Yalytown

21 October

Tuesday was slow in Hoi An, but Hoi An is a slow town. I had the first fitting for my suit and shirts at 11:30 am. I spent the morning reading and writing in the hostel, taking advantage of the free breakfast (it would be the only morning I spent on the banana pancake trail actually eating banana pancakes), and chatting with the other guests.

In the morning, a couple without a reservation tried to check into the hostel. They had been at Sunflower the night before and found the constant noise and partying unbearable and wanted to find someplace new.

Yaly has always been a big name in Hoi An. The company has been around since the early 1900’s. On the same road out of town as the hostel, they have a large property that displays their work, mostly women’s dresses and ao dais.

Now, Yaly has at least four designated shops in town, and many of the other shops selling shoes and clothing in the ancient town carry Yaly products. While there are a few other tailors that have multiple outlets in Hoi An, I cannot imagine any of them are as big or employ as many people as Yaly.

I met Barbara, the customer service representative assigned to me at Yaly, at 11:30 on the dot. The shirts fit fine and needed only minor adjustments, but the pants and jacket were a bit loose. Barbara joked that she had forgotten to tell the tailor that I was Vietnamese-sized.

We scheduled my second fitting for 3:00 pm that day — too much time to do nothing, and not enough to do something. I grabbed some bia hoi at a restaurant, walked around the Ancient Town, and biked around looking for the hotel I stayed at in 2008 (I was unable to find it).

At 3:00, the clothes fit perfectly. The finishing touches needed to be added — button holes cut, etc — and I could pick my purchases up at 2:00 the next day.

I spent the rest of the afternoon at Sac Lo. Still having a tinge of academic interest in why people visit Hoi An, I asked the other guests how long they were staying and why. Most had long stays and they all said they liked Hoi An because it was quieter than the other Vietnamese cities they were visiting.

The Aussies and I planned to meet at 6:00 at DK hostel, where they had moved that afternoon. I found them sitting out front at a large table with other people at the DK hostel. About half were American, but there were French and British guests there as well. One Frenchmen looked beaten up. The lighter-haired Aussie told me that the Frenchman had been jumped by a group of ten young Vietnamese men the prior night after drinking heavily.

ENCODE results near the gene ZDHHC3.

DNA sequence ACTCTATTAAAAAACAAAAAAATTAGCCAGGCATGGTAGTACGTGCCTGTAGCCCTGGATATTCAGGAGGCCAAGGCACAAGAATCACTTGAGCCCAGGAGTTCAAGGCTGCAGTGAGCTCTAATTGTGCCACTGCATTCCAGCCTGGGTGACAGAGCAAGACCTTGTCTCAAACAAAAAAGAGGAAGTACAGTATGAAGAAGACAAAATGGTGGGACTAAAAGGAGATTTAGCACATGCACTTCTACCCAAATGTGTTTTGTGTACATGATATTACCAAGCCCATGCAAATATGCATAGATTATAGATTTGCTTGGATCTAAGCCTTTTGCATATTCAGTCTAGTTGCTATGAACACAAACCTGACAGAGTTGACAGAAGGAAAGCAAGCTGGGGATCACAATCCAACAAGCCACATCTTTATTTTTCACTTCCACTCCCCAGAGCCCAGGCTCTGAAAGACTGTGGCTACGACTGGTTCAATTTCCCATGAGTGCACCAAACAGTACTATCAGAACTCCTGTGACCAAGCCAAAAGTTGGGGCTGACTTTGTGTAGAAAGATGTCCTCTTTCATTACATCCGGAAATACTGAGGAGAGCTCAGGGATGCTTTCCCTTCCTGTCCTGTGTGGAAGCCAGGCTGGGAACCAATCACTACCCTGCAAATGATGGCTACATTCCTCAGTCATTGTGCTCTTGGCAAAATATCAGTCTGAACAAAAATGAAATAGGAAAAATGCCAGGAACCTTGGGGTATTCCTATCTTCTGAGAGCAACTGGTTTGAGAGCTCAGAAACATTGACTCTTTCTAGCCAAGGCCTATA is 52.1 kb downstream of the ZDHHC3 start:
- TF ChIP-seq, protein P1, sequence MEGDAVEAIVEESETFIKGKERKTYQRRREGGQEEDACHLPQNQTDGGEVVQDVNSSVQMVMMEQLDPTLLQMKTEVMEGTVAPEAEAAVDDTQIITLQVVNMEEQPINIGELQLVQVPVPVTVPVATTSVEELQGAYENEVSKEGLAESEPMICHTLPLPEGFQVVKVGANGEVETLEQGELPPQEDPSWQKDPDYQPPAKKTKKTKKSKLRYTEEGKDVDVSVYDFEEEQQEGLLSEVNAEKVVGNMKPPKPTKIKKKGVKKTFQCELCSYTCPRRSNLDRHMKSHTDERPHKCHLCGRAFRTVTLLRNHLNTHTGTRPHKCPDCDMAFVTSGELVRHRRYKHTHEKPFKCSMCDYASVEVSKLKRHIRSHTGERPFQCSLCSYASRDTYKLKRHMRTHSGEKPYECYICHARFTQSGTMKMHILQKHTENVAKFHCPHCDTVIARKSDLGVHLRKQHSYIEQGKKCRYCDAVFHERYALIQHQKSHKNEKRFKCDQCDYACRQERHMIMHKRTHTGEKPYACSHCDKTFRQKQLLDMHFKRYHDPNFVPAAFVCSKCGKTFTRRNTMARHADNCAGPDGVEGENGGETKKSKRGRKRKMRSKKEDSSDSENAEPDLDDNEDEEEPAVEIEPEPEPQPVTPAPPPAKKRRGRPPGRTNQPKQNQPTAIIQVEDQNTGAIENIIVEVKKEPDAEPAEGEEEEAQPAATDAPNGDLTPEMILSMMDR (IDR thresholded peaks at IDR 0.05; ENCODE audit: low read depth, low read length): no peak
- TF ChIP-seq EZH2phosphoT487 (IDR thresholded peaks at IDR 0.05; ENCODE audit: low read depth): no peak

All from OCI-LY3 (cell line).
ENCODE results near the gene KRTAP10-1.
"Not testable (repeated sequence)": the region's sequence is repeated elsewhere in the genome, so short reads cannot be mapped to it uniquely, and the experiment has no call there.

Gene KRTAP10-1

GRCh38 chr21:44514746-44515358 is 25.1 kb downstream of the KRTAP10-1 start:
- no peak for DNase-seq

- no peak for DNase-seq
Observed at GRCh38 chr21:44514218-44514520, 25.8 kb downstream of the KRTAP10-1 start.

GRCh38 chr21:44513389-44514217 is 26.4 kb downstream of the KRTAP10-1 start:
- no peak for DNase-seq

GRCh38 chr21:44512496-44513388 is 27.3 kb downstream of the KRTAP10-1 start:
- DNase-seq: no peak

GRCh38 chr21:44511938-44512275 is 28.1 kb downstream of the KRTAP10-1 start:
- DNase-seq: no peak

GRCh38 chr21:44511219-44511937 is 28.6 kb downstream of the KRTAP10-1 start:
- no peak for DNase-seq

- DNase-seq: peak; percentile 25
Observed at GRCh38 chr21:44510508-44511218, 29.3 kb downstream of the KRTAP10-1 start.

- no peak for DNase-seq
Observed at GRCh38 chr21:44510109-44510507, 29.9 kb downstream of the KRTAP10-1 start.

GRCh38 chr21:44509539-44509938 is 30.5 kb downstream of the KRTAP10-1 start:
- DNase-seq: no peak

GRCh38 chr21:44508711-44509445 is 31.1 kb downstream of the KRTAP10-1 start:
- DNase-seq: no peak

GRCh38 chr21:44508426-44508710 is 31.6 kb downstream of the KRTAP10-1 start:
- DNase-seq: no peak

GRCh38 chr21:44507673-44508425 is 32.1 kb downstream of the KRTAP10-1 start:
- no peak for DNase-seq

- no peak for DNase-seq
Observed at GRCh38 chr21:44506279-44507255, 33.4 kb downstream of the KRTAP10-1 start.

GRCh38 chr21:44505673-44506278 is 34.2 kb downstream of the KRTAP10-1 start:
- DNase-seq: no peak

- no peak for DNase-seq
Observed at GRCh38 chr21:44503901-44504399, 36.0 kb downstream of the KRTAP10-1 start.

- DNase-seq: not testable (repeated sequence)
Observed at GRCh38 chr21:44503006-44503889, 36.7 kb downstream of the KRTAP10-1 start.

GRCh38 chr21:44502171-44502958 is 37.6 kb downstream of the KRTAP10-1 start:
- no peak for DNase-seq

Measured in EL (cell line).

The Frenchman expressed that he wanted to get drunk again that night. The hostel did everything it could to support him, with buy one-get one specials during their happy hour. All people at this hostel seemed to be heavy drinkers.

One of the people running the hostel, a foul-mouthed Englishwoman about my age, encouraged the drinking and had planned a night out for her guests. She would be taking the hostel out for street food, although it ended up being a back alley restaurant more than a vendor. Despite the fact that I had quickly grown weary of these backpackers, I joined them. They walked, I used the bike I was renting for $1/day from Sac Lo.

I wish I could remember the name of the back alley restaurant, because it was a great Vietnamese experience. Rolling your own spring rolls, with or without banh xeo. As I arrived, I noticed a line of bicycles from Sac Lo, and, indeed, there was a large group from my hostel at one table, including Lyna, the proprietor who could speak English well.

I sat with a group of Americans from DK. They seemed nice, but I had trouble making conversation with them. As soon as a seat opened at the Sac Lo table, I rejoined my hostel. This action offended the Englishwoman who ran DK. I did not particularly care. She and Lyna discussed who would be paying for me and the issue was dropped.

After dinner, the Sac Lo group headed out to Dive Bar, the same bar from the previous night. We were there for quite a bit, not because we wished to drink, but because the rains arrived and kept us indoors. I played pool against a kind and quiet British traveler who was also staying at Sac Lo. I also chatted with a tall German girl who had arrived that afternoon. She was, like me, on a one-month holiday, though hers started with a two-part wedding in Ho Chi Minh City and Hanoi.

The rain became lighter, and we biked home.

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